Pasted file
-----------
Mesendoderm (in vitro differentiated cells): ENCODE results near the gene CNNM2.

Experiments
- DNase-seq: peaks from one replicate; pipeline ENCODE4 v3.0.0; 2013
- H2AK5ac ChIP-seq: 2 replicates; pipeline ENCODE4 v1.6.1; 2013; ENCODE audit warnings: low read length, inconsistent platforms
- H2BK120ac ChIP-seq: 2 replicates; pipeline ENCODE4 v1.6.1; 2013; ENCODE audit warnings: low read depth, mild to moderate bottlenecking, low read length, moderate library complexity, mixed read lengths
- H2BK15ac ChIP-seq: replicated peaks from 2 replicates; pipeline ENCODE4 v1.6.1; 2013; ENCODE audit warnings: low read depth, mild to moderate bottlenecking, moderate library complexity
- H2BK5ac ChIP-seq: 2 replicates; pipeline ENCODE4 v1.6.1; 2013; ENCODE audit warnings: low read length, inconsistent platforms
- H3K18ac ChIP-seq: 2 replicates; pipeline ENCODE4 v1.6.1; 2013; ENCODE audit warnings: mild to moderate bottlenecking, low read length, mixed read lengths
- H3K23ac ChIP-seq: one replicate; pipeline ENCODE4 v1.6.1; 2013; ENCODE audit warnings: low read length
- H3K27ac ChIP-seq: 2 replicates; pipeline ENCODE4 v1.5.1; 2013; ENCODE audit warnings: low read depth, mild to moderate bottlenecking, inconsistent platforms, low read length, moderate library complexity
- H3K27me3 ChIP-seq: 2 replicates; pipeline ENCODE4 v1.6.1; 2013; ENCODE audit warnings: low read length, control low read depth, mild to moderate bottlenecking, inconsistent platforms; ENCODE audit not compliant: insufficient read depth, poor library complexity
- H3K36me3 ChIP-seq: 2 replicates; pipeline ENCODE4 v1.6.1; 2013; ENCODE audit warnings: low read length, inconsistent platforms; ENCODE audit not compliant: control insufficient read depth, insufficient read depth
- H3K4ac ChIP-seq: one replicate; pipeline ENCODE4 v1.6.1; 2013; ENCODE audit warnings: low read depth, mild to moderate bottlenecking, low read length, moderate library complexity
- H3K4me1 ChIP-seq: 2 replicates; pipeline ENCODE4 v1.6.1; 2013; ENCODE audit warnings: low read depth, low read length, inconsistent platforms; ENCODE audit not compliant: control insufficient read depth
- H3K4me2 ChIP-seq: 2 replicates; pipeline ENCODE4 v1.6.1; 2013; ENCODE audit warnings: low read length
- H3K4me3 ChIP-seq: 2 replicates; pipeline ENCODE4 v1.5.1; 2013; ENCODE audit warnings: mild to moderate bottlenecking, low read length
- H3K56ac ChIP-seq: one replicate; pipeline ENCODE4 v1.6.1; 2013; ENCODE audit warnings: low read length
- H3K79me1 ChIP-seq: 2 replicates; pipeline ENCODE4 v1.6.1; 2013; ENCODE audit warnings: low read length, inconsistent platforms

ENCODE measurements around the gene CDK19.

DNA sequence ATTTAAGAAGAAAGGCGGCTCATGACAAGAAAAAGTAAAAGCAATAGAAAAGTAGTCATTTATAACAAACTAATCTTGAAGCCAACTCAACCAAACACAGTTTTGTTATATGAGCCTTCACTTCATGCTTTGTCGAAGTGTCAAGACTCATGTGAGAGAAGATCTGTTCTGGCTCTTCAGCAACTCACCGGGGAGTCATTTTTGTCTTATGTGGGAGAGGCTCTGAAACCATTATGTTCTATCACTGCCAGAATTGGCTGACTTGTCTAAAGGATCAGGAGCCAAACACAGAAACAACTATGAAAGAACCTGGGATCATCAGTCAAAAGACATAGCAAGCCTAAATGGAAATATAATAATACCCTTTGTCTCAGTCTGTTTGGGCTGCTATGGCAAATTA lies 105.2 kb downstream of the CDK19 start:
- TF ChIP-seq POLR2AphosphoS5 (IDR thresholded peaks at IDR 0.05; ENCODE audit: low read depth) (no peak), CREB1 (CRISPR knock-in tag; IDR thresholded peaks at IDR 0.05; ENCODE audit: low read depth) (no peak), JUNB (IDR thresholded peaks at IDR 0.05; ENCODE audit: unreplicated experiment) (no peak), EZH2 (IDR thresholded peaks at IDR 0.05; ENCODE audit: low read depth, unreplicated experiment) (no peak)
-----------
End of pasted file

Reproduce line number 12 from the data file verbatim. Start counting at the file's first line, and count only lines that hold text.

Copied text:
- H3K36me3 ChIP-seq: 2 replicates; pipeline ENCODE4 v1.6.1; 2013; ENCODE audit warnings: low read length, inconsistent platforms; ENCODE audit not compliant: control insufficient read depth, insufficient read depth